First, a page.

5. I’m so glad you brought up the artistic value of a book. I think that’s so important. I have yet to find a book that does it better than Jesus for President. Every page has been custom-designed. It’s completely engrossing as a physical object. It would never work on a Kindle. It is exciting to think that the future of the physical book could create opportunities for artists and authors to collaborate together.

  6. I think this is the most logical prediction of the future of book publishing I have read. I just hope that digital books stay true to purpose of physical books. I would hate to try to read a novel while contending with distracting hyperlinks, banner advertisements or confusing text-wrapping.

  7. I wonder. . .
    did readers, scholars, writers, librarians, etc., bemoan the move from scrolls to books?


    1. Victor Hugo’s commentary in chapter 2 “This Will Kill That” of The Hunchback of Notre Dame provides a fascinating perspective on how different institutions reacted to the introduction of the printing press.

  8. Thank you, thank you!
    A lot of writers feel this, but I believe are afraid to come right out and say it. Thanks for a great post.

  9. it’s funny, Angela: the minute I read that word “prefer,” I started to roll my eyes and scoff a little. Every time I talk to friends about my Kindle, they look at me as if I’ve sold my soul. I don’t think everyone is approaching it practically. Maybe it’s because I don’t think that this is an issue of preference, but one of picking and choosing which works we’ll read in which forms.

    that didn’t come off as confrontational, did it? I didn’t mean for it to.

    1. Wouldn’t a person use their preferences to pick and choose which works to read in which form? I also am not trying to be confrontational, your comment just doesn’t make much sense to me.

    2. Haha, that doesn’t make much sense, does it?

      What I meant was I don’t think it’s a matter of exclusively using one while never touching the other–I don’t think we’ll eventually replace the book with the eReader. I think moving forward we’ll have to adapt to using both.

  10. Robin Elizabeth Sampson February 8, 2011 — 10:23 pm

    What a great post! I’m old enough to have gone to “record” stores and bought LPs – back when they cost $3.99 – so Daniel, your analogy is quite apt. Music transmission didn’t go the way of the dinosaurs, it evolved. Books are most likely going to do the same. Maybe not as quickly, since they’re more entrenched.

    I like books. I like the physical feel of them. An e-reader is going to be hard pressed to tackle that one. I have never read anything on an e-reader, I can’t afford one. I’m sure they’re different, but I find I have a very hard time reading “books” on my laptop. I don’t like to. Maybe one of the Kindley things is different. My oldest daughter has one and loves it. But I don’t begrudge them.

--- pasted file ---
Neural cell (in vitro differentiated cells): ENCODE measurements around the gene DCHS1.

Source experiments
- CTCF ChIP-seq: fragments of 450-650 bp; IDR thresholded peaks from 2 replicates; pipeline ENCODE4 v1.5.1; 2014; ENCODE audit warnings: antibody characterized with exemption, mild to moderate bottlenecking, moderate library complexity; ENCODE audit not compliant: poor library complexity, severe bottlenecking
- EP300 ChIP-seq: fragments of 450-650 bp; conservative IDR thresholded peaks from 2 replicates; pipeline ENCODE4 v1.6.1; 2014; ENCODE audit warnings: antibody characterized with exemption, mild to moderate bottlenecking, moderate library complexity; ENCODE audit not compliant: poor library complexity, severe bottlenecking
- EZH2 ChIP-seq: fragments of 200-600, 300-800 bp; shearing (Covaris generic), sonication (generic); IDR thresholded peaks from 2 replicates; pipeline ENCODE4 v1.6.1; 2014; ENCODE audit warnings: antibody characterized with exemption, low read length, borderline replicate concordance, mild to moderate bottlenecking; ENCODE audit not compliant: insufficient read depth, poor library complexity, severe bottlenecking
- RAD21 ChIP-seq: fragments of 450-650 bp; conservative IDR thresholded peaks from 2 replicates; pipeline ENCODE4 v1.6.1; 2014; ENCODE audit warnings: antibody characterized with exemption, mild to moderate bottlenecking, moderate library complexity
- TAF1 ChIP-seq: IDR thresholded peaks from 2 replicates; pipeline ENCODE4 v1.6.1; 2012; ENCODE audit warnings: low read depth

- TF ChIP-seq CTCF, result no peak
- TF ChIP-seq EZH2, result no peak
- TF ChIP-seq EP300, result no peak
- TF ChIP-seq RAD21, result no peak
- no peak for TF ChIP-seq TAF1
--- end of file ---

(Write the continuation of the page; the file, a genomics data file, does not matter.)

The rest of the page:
I like the idea of books as works of art. I could live with that.

    I might have more to say, but my brain is very tired. Once again, great post! Lots to think about.

  11. I’m the last person I ever thought would own an ebook reader, but I do and I love it. Sherman Young has a lot to say about the future of books and the difference between books as objects and books as the carriers of ideas, concepts and imaginings. He also talks about ‘anti-books’, those objects which look like books and are indeed very pretty, but which carry none of the previously mentioned ideas etc. For myself, I can’t wait for the publishing industry to move further in the ebook direction!

  12. best thing wrote on this thing ever.

    [this comment is not adding anything but it felt good to do]

  13. Excellent post. I enjoyed it very much, thanks for saying what needs to be said. :)

  14. Colleen Walsh Fong February 9, 2011 — 11:57 am

    I love your example of vinyl records. I’m old enough to have the same recordings in original vinyl, bought when first released, cassette tape, CD, mp3 and even a few unusable 8-tracks. Aging probably plays a role in the debate. As we age, many of us yearn for a chance to relax with familiarity. The rapid change in technology forces us to keep up, though, and keep learning. Some days I resist having to learn another new thing. Then the next day I go to the public library because it’s got Wi-Fi and it’s a quieter environment to work in than my home. I check out a couple of books and talking books, too, after I’ve worked on my PC. An 89-year old relative told me the other day, “Oh, I never email anymore. I just text!” So, I figure if he can keep up with change so will the rest of us.

    Your comment about the playdate generation resonated with me as well. My two kids in college study regularly at the student center with friends. They grew up doing everything electronically with others. They communicate through Facebook and texts–and so do I. On a recent trip to Hawaii I brought only my IPhone with which I took pictures and immediately sent them to family and friends back home, emailed, blogged and navigated with its GPS.

  15. Thanks for summing up so many of my own thoughts as reader, writer, author, blogger, former print journalist. Books is books, generally, except in the case of beautiful books, of which I have many. Still have vinyl, too. But also a Nook and an iPod.

    Newspapers as we know them are dying, but I have my fingers crossed that good journalism continues.

  16. I enjoyed what you had to say and it opened my mind. Thanks!

  17. Bookstore books, library books, audio books (also from the library), my Kindle–all good and I use them all.

    But I hate paying upwards of $25 for a hardcover book and finding it unreadable. Not real fond of dusting them either. It is much less painful to pay $5 for an ebook that does not live up to its reviews. So far the $1o ebooks havew all been excellent.

    My 2 cents.